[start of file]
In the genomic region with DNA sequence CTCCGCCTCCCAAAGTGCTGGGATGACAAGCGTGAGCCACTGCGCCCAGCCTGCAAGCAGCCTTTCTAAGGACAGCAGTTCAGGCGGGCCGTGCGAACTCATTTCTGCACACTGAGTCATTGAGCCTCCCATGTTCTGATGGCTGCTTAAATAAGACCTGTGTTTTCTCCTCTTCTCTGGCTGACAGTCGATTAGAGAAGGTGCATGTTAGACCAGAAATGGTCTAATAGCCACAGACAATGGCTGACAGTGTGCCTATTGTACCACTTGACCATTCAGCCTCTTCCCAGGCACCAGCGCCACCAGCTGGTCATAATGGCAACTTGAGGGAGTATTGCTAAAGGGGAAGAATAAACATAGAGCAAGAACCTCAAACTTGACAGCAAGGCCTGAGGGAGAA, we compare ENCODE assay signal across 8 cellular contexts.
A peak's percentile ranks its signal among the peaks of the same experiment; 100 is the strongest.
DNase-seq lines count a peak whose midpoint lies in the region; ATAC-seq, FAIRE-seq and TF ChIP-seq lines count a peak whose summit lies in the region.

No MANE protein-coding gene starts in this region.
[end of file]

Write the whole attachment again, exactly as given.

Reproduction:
In the genomic region with DNA sequence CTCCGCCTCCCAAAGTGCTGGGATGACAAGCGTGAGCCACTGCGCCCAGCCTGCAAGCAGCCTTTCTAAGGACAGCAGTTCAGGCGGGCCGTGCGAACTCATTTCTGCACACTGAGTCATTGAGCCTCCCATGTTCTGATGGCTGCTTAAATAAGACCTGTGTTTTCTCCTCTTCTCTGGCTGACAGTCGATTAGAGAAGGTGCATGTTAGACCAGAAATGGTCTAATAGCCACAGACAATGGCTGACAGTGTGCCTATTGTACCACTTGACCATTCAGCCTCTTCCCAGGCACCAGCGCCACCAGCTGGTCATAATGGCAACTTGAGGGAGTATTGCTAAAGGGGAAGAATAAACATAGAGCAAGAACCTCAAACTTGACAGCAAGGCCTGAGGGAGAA, we compare ENCODE assay signal across 8 cellular contexts.
A peak's percentile ranks its signal among the peaks of the same experiment; 100 is the strongest.
DNase-seq lines count a peak whose midpoint lies in the region; ATAC-seq, FAIRE-seq and TF ChIP-seq lines count a peak whose summit lies in the region.

No MANE protein-coding gene starts in this region.